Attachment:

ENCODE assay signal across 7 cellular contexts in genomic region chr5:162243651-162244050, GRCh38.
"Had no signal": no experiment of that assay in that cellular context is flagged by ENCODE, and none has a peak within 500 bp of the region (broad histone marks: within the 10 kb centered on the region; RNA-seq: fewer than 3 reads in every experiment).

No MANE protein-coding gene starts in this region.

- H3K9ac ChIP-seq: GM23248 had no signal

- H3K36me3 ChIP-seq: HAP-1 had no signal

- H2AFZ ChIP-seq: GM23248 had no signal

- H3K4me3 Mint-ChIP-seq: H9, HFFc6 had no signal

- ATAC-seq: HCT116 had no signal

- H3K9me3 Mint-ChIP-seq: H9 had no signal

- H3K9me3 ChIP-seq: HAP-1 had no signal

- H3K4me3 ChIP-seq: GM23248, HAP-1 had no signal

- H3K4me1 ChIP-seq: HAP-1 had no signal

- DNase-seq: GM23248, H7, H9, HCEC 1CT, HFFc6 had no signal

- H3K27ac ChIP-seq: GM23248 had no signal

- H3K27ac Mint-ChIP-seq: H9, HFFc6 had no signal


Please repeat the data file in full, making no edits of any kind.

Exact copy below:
ENCODE assay signal across 7 cellular contexts in genomic region chr5:162243651-162244050, GRCh38.
"Had no signal": no experiment of that assay in that cellular context is flagged by ENCODE, and none has a peak within 500 bp of the region (broad histone marks: within the 10 kb centered on the region; RNA-seq: fewer than 3 reads in every experiment).

No MANE protein-coding gene starts in this region.

- H3K9ac ChIP-seq: GM23248 had no signal

- H3K36me3 ChIP-seq: HAP-1 had no signal

- H2AFZ ChIP-seq: GM23248 had no signal

- H3K4me3 Mint-ChIP-seq: H9, HFFc6 had no signal

- ATAC-seq: HCT116 had no signal

- H3K9me3 Mint-ChIP-seq: H9 had no signal

- H3K9me3 ChIP-seq: HAP-1 had no signal

- H3K4me3 ChIP-seq: GM23248, HAP-1 had no signal

- H3K4me1 ChIP-seq: HAP-1 had no signal

- DNase-seq: GM23248, H7, H9, HCEC 1CT, HFFc6 had no signal

- H3K27ac ChIP-seq: GM23248 had no signal

- H3K27ac Mint-ChIP-seq: H9, HFFc6 had no signal